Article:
3.3 The "Micro" Approach
The micro approach starts with an analysis of the specific micro-structure of a network. After identifying the physical aspects of a network, such as nodes and links, we identify the goods and services that are demanded on the network. We distinguish between the case where only end-to-end services are demanded and the case when there is also demand for some services that do not reach from end to end. The case when only end-to-end services exist is easier and has been dealt with in much more detail in the literature. However, many important networks, such as the railroad and telephone networks, provide both end-to-end and partial coverage service. We examine this case later.
We start with a simple case where only end-to-end services are demanded. Suppose that there are two complementary types of goods A, and B. Suppose that each type of good has a number of brands available, Ai, i = 1, ..., m, Bj, j = 1, ..., n, as in Figure 4. Let consumers demand 1:1 combinations AkBj. We call each of the complementary goods Ai or Bj components, while the combined good AiBj is called a composite good or system. Potentially all combinations AiBj, i = 1, ..., m; j = 1, ..., n, are possible. Thus complementarity exists in potential. Complementarity is actualized when the components Ai and Bj are combinable and function together without extra cost, i.e., when the components are compatible. Often it is an explicit decision of the producers of individual components to make their products compatible with those of other producers. Thus, compatibility is a strategic decision and should be analyzed as such.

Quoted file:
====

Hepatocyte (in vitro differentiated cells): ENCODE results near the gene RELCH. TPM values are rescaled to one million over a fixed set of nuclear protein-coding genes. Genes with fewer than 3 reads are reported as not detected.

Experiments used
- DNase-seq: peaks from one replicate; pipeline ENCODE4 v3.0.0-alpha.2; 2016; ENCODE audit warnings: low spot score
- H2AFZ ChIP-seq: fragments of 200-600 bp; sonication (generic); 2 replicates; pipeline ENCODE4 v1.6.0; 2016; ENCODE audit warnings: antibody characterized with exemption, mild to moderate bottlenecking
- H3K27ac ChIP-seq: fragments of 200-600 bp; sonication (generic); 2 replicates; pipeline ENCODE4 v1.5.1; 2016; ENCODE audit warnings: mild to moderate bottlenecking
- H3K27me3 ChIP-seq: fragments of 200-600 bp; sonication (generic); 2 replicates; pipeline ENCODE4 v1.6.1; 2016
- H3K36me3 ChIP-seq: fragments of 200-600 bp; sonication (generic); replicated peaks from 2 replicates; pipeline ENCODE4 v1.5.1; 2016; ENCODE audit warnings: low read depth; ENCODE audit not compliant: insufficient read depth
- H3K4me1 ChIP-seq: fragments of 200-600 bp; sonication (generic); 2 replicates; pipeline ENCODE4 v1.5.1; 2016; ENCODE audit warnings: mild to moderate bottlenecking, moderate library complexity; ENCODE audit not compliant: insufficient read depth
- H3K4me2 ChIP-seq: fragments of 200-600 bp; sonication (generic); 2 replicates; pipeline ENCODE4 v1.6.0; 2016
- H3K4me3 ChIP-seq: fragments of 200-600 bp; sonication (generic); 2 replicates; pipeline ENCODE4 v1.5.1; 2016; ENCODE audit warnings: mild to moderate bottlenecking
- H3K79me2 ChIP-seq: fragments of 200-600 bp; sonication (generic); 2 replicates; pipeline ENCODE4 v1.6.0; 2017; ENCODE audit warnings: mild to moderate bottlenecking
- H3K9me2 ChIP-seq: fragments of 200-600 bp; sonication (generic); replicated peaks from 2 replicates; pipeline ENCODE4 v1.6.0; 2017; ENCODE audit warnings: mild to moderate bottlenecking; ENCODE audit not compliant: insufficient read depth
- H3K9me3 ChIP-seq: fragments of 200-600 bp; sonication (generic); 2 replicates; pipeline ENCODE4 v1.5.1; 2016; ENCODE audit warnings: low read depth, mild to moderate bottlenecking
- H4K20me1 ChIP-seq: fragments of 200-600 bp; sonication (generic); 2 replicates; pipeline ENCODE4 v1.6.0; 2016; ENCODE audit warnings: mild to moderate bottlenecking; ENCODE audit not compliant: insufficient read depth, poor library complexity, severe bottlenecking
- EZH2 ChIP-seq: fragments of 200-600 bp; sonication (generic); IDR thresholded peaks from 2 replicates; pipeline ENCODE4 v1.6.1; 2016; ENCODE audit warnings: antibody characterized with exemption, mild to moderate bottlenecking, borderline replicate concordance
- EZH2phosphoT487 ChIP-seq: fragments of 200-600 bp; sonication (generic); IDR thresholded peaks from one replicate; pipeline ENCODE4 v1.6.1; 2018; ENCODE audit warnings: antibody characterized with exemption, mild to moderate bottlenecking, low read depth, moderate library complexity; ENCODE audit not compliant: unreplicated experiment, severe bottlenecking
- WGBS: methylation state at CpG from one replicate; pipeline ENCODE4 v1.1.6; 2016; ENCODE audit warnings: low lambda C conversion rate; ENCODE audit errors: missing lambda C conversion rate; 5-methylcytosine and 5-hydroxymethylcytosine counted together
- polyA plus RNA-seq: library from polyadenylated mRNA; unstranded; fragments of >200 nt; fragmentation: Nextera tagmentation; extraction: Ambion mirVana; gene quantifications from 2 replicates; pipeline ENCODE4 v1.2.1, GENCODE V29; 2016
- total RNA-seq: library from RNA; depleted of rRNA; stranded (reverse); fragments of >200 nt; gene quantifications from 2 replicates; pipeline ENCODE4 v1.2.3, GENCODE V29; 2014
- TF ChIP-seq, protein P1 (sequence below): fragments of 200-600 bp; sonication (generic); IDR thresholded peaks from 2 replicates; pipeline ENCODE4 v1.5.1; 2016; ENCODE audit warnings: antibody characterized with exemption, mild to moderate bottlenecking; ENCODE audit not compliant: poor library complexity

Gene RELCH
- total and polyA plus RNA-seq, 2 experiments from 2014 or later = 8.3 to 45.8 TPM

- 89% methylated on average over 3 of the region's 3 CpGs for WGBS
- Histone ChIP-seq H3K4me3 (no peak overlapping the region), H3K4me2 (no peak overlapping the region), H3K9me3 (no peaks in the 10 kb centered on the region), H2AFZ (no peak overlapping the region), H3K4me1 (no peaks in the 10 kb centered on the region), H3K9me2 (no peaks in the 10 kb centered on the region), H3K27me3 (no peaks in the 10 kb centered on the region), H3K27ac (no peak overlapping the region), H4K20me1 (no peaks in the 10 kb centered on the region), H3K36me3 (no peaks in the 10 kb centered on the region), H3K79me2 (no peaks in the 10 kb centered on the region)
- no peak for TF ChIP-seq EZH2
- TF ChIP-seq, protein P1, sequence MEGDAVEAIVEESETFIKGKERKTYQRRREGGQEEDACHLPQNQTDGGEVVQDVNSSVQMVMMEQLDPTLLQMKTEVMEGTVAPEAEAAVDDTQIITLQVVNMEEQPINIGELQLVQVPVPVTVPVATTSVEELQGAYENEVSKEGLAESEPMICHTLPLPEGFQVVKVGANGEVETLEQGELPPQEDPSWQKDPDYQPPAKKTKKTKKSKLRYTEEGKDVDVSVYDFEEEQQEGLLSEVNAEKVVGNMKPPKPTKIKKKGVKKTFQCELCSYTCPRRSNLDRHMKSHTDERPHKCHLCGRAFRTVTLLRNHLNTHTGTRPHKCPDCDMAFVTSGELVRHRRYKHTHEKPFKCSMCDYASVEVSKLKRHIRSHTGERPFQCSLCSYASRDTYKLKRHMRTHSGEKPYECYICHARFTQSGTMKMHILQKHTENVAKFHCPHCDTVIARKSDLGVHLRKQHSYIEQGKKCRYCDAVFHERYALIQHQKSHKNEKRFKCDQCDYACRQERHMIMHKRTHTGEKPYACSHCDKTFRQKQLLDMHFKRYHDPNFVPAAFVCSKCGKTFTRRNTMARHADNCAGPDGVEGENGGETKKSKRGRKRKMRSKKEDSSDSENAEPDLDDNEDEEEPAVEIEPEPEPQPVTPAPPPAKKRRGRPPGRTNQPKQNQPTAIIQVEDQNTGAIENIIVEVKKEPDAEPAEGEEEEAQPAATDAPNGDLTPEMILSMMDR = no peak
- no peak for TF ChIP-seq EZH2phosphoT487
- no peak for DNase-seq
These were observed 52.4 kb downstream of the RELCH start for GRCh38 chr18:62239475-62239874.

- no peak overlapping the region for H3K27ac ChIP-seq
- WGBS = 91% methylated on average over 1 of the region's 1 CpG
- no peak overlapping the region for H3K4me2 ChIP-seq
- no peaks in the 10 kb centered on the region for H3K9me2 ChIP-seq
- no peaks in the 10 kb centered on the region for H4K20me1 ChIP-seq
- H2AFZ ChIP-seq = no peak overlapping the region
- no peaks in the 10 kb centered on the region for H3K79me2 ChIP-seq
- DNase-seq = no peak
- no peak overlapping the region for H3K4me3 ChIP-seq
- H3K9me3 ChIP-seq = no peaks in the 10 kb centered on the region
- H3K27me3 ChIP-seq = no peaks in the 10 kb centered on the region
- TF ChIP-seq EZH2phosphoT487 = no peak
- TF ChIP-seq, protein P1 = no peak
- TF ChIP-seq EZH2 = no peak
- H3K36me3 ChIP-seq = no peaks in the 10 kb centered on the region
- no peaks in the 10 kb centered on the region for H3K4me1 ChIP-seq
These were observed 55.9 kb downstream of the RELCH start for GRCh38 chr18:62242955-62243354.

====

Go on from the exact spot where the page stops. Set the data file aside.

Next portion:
Modern Industrial Organization provides a rich collection of environments for the analysis of strategic decisions; because of shortage of time and space, this survey will discuss the decision on compatibility only in few environments.
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